• Powder Manufacture – Metals were converted to powder by the rotating electrode process (REP) equipment. A bar of metal was rotated in a helium-filled chamber where it was melted by an electric arc. As the metal liquefied, it spun off and solidified into a powder. Metals used include aluminum, steel, titanium, and nickel base super alloys. These powders were used in the photocopier industry, electronic component cleaning mediums, and in the manufacture of surgical implants.
    • Beralcast ® Manufacture – Advanced metal products for government, aerospace and commercial applications were made using Starmet’s patented Beralcast alloy and related patented and proprietary technology. Starmet’s Beralcast is a beryllium-aluminum alloy that can be produced in near net and net shape cast forms. These products were produced by a variety of techniques, including investment and permanent mold casting techniques.

Given the type of work performed and the quantity of production over time conducted within the buildings, widespread uranium contamination was found in the manufacturing areas. The metallurgical processes created uranium oxide dust that accumulated in cracks and crevices and other horizontal surfaces within the buildings. The volume of material used and the numerous years of operation resulted in the significant uranium contamination of the production buildings.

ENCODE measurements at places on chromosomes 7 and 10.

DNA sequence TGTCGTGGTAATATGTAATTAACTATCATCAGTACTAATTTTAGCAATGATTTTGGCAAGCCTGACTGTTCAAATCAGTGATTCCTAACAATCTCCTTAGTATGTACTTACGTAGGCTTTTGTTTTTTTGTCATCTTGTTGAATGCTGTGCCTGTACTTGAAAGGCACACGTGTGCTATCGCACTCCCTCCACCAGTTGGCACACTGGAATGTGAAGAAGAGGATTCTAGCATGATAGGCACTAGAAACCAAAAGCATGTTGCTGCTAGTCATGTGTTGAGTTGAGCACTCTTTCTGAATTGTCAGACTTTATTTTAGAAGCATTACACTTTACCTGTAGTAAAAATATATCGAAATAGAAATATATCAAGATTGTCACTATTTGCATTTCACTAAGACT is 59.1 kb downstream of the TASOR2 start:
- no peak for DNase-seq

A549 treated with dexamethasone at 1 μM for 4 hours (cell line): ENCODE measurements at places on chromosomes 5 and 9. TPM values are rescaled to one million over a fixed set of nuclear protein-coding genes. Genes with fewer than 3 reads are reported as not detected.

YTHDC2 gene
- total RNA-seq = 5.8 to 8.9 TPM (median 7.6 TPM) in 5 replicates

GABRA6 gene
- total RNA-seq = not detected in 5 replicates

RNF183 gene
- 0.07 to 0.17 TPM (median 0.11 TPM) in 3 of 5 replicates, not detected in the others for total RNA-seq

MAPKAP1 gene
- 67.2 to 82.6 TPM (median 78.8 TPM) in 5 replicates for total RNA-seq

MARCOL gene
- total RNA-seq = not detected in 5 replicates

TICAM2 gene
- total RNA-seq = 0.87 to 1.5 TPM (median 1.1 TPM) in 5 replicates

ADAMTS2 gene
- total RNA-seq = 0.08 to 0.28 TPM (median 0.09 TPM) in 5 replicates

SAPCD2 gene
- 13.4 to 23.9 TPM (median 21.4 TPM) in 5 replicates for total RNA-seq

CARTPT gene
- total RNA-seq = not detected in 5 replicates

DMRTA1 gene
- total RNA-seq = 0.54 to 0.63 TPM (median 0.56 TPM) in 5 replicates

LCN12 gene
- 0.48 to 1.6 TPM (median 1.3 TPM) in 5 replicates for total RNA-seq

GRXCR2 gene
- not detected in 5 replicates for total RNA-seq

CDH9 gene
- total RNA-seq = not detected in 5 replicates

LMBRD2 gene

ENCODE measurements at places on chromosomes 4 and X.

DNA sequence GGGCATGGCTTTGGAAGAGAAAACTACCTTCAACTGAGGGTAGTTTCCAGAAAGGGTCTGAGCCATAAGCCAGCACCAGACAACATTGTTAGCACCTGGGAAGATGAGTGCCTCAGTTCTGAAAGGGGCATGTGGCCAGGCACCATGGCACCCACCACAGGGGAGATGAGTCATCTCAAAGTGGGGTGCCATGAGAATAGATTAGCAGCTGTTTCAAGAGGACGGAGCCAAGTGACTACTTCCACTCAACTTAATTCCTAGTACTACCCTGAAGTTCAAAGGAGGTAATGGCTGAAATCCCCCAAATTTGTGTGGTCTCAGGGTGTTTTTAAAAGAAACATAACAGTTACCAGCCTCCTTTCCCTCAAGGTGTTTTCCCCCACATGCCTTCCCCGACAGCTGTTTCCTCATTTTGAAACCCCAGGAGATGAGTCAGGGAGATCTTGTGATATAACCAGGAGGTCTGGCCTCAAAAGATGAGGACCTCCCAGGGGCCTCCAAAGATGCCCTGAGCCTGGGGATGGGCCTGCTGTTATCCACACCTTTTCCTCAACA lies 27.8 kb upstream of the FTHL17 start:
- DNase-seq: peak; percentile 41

Radiological contamination within the buildings was primarily uranium. Uranium is a mixture of three uranium isotopes: U-234; U-235; and U-238. The ratio of these isotopes varies, depending on the processing (enrichment) of the uranium. The four basic categories of enrichment are natural uranium, low enriched uranium (LEU), high enriched uranium (HEU), and DU. All four categories of uranium were processed at the facility over the course of its history. LEU and HEU were processed along with DU during the early years of operations. DU was the primary type used from the mid-1970s on. In addition, thorium was also processed at the Site for research and development of reactor components and as thoriated-tungsten. Thorium was used in smaller amounts than uranium and was determined to be a minor component of contamination within the buildings.

As configured prior to the Building NTCRA, the Site had five interconnected buildings with several smaller outbuildings, e.g., butler buildings, well houses, storage sheds, etc. Each of these buildings is described below in more detail. Most buildings had been vacant for some time and were in disrepair.